Monday, October 07, 2013

an overview....

While STEM educators may think that they've invented something for the first time, there is some value in looking at the roots and coming to a better understanding of what they are hoping to accomplish. this brief article,Vocational Age Emerges, 1876-1926,  gives a broad overview of the movement that began in earnest in the middle part of the 19th century, and is now called STEM, for Science, Technology, Engineering and Math.

I have the impression that new names are needed every now and then so that young teachers can get excited, feel liike they are facing new frontiers for the first time, and push those who have been involved in education aside without having gained anything from their experience. And yet, it is exciting to have new young folks getting excited about what technology can bring to learning.

You can ask any current teacher about this... at least those who have been teaching for a few years. There is always something that is proclaimed new, that isn't really, but that catches the short-term attention of the administration, that they then ask teachers to implement, even through the teachers have already been doing the same thing under a different name.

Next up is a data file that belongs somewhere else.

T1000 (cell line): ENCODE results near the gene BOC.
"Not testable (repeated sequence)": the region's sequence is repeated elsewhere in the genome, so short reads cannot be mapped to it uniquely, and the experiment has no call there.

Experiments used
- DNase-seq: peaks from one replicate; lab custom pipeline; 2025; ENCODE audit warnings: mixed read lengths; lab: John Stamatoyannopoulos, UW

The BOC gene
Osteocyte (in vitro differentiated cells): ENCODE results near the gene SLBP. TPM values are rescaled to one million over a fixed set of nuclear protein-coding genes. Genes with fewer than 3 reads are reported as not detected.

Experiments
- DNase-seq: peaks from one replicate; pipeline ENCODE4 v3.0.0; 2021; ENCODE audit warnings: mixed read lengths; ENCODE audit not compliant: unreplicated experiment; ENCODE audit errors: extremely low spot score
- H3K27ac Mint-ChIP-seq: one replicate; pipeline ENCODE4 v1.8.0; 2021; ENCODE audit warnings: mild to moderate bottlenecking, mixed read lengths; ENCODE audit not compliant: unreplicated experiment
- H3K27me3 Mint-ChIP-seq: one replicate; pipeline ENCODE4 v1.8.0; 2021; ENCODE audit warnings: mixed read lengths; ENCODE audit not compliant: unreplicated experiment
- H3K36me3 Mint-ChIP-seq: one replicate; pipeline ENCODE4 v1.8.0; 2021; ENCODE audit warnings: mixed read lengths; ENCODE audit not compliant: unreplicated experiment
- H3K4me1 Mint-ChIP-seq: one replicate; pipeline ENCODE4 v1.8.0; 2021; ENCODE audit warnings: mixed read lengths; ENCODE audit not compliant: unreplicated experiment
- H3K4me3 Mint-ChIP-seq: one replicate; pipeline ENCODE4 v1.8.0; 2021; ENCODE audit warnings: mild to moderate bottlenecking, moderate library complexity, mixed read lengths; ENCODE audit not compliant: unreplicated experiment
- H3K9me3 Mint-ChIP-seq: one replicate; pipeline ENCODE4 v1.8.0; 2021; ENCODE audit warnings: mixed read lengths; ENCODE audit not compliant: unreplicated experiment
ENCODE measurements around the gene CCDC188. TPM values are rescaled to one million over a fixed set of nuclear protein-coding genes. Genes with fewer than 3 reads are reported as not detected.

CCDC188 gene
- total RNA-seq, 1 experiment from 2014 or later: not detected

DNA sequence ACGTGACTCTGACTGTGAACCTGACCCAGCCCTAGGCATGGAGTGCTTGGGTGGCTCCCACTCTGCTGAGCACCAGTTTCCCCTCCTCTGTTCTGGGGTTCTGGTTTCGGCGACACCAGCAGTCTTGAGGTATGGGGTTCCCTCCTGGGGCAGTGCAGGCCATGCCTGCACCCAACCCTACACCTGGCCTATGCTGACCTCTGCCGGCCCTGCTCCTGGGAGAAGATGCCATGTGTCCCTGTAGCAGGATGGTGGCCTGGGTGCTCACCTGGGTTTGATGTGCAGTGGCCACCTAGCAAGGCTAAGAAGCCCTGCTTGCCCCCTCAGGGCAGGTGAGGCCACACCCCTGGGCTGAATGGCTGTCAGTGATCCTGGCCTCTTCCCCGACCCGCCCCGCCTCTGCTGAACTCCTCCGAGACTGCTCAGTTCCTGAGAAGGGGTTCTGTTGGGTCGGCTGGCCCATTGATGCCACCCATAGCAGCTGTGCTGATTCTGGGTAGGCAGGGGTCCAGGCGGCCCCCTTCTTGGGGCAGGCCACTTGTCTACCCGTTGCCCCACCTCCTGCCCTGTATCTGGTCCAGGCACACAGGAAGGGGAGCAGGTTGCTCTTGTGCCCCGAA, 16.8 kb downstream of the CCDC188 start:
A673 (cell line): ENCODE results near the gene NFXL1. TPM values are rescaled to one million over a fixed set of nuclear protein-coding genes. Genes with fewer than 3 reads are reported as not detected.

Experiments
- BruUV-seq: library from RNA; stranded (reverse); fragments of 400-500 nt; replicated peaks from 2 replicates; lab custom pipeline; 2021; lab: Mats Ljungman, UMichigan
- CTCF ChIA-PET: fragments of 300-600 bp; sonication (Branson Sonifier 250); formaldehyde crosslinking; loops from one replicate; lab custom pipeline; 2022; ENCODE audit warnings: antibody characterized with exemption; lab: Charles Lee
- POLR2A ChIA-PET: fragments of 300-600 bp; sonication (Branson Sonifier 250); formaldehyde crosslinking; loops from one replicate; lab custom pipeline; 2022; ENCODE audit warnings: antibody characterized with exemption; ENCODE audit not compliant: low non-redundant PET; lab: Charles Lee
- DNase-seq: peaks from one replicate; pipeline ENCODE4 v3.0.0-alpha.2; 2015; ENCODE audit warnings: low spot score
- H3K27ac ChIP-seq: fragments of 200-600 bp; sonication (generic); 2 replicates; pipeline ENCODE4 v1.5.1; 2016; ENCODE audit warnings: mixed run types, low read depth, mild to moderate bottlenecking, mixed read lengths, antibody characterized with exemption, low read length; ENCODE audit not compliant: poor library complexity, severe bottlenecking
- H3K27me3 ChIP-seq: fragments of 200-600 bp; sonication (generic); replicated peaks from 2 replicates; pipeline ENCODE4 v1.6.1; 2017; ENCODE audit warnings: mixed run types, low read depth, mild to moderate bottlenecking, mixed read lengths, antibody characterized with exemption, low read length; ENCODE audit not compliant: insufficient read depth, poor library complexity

Two of my girls in the upper elementary school wood shop had announced to me on the first day of school that they wanted to make very tiny book shelves. "How small? "I'd asked. "This size!" they replied, showing me me with their hands held just a little ways apart.

Today, they started making their book shelves that are to hold tiny books that they make in their spare time.the use of the shooting board has allowed them to cut and fit the shelves, each to the same length. And I am amazed at the quality of their work, and all I did to help was to give them a piece of wood to work with.

Make, fix and create...

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